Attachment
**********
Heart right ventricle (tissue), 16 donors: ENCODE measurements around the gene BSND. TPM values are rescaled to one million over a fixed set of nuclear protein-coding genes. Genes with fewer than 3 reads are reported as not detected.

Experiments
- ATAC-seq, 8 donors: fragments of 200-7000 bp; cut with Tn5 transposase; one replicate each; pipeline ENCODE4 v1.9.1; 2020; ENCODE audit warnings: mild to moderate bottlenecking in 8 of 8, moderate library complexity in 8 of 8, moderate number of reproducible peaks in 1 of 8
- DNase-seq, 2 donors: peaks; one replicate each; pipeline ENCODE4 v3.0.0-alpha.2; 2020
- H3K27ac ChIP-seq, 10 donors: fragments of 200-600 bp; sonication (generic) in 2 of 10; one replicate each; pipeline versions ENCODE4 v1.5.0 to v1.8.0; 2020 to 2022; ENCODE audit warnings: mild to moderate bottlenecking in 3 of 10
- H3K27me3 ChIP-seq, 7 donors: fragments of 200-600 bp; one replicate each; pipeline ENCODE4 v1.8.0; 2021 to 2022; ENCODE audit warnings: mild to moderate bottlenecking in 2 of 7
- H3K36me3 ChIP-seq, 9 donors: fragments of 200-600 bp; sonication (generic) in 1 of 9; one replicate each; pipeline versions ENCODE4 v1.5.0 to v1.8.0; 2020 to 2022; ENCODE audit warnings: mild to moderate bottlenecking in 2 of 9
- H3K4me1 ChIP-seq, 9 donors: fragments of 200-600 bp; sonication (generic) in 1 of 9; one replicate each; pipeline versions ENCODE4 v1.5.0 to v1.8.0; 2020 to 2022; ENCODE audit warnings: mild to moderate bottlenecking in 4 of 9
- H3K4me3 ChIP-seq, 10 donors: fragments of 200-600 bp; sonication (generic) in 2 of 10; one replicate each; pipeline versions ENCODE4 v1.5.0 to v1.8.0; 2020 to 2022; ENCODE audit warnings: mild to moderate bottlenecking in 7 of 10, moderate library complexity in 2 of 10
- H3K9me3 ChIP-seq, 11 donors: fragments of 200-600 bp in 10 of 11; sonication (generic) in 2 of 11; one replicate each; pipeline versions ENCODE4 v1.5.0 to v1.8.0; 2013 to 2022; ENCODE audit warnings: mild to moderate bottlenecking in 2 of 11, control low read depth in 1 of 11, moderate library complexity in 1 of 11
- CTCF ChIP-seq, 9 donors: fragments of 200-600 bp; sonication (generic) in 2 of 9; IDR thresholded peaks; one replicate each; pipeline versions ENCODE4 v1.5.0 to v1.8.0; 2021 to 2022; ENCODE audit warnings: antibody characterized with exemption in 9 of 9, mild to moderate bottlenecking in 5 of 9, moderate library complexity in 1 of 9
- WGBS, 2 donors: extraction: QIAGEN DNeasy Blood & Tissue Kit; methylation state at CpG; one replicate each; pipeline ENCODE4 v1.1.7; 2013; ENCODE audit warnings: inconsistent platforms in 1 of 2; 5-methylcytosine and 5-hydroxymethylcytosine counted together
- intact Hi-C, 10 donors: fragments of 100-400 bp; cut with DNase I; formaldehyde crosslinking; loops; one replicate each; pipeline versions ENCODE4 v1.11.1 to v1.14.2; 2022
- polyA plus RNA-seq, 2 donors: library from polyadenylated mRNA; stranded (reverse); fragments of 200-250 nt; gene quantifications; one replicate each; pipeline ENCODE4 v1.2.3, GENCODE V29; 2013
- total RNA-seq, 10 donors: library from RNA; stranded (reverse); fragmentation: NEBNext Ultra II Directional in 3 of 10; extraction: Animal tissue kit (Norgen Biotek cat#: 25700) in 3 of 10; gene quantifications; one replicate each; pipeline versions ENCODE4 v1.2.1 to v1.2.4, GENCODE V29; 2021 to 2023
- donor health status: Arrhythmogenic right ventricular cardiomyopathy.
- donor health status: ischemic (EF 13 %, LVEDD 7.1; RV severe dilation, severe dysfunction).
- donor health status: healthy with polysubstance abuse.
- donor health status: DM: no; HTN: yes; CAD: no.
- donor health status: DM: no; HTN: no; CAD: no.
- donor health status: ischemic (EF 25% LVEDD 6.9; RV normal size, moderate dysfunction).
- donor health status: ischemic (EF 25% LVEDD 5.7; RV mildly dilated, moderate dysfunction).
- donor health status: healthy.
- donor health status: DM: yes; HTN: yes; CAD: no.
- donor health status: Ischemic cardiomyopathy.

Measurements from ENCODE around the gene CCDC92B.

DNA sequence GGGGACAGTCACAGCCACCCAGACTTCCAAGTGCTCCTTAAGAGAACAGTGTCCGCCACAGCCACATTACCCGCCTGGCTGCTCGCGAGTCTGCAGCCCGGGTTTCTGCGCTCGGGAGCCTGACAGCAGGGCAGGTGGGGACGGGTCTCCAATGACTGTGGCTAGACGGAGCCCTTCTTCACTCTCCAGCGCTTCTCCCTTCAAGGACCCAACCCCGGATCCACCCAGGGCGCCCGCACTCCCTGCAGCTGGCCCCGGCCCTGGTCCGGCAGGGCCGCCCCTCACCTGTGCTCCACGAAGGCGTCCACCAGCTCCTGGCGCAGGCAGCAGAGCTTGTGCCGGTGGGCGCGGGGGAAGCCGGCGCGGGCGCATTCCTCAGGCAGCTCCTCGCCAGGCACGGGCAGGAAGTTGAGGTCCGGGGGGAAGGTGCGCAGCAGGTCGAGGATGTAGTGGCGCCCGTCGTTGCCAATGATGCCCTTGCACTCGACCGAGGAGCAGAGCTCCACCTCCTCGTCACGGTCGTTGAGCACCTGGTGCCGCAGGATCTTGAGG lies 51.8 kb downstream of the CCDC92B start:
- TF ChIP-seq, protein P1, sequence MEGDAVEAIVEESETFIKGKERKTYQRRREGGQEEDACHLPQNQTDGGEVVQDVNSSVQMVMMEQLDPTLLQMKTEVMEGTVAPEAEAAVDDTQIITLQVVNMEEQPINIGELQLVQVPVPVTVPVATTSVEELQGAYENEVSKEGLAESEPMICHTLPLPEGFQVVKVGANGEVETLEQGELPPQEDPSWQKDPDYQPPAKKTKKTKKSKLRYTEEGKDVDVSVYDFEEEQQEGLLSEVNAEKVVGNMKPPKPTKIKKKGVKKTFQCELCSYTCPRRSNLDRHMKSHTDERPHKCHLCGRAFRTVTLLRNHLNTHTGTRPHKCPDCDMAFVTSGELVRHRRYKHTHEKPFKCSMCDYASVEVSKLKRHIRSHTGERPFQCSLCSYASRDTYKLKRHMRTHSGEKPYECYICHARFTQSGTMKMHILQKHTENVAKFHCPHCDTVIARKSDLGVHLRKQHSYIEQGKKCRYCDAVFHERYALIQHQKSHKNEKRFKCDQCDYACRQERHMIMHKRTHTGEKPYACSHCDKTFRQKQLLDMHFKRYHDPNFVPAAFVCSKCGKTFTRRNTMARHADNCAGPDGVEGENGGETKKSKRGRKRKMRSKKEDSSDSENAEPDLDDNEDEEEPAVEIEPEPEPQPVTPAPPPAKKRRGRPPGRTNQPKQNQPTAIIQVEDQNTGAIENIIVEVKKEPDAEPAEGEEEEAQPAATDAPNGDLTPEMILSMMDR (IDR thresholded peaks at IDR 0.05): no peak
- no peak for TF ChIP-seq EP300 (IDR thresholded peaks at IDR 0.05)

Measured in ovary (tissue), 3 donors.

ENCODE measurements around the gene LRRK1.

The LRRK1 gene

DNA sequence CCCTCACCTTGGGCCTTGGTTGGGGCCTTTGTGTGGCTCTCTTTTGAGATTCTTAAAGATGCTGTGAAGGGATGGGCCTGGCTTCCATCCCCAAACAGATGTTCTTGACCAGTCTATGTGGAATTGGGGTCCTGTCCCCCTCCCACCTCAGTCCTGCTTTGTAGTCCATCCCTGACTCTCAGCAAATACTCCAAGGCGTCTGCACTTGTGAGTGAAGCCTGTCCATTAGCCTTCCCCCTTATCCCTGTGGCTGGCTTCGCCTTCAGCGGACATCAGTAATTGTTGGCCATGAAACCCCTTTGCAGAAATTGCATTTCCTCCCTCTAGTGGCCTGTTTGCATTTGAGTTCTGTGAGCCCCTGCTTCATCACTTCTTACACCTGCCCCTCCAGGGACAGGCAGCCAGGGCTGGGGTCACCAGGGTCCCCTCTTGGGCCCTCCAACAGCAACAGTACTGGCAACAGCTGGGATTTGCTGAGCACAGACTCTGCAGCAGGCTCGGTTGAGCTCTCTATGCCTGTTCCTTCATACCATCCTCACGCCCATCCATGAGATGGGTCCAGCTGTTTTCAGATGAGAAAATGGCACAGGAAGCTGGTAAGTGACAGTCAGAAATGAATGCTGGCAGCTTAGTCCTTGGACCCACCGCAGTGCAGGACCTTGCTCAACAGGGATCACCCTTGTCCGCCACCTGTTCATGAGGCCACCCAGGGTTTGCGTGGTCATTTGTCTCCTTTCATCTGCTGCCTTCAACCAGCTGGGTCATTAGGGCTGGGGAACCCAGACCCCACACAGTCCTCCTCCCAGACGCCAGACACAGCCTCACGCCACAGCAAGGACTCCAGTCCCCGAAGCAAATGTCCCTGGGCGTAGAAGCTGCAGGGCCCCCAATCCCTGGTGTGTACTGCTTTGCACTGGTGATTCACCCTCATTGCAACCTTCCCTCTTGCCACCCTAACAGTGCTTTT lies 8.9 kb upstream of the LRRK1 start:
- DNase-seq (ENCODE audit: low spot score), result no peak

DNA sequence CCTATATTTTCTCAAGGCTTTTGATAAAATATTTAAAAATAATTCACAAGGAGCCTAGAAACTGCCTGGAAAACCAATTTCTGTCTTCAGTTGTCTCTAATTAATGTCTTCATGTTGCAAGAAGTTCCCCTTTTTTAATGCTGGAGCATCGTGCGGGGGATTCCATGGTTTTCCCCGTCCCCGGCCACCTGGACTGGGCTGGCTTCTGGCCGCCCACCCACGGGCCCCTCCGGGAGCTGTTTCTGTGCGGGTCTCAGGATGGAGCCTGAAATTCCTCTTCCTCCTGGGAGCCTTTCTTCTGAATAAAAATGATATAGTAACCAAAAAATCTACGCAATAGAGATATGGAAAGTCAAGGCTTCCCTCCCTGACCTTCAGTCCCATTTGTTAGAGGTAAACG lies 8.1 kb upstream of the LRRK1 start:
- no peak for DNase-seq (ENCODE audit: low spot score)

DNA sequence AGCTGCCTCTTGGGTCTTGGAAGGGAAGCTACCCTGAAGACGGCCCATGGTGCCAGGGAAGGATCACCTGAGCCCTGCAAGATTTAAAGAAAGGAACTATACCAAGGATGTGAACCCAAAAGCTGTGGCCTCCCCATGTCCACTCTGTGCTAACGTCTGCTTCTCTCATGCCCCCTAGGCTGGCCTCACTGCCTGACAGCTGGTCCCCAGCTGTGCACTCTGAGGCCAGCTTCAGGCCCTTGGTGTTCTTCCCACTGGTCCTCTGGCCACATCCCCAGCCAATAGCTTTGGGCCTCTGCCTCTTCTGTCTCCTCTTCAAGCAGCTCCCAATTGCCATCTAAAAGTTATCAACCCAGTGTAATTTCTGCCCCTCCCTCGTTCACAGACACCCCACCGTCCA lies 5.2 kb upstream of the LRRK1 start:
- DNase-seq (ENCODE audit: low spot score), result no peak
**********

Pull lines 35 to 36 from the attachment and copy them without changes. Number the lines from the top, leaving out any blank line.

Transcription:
DNA sequence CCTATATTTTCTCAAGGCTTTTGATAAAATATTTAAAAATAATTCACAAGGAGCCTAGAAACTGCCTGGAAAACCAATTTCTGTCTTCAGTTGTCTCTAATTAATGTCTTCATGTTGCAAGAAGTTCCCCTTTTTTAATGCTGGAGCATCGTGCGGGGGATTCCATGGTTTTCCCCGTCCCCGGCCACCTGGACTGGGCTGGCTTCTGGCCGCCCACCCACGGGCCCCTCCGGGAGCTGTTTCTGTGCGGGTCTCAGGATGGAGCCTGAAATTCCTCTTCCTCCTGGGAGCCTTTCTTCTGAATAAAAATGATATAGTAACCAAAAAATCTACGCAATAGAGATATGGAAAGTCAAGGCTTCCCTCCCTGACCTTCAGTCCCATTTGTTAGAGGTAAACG lies 8.1 kb upstream of the LRRK1 start:
- no peak for DNase-seq (ENCODE audit: low spot score)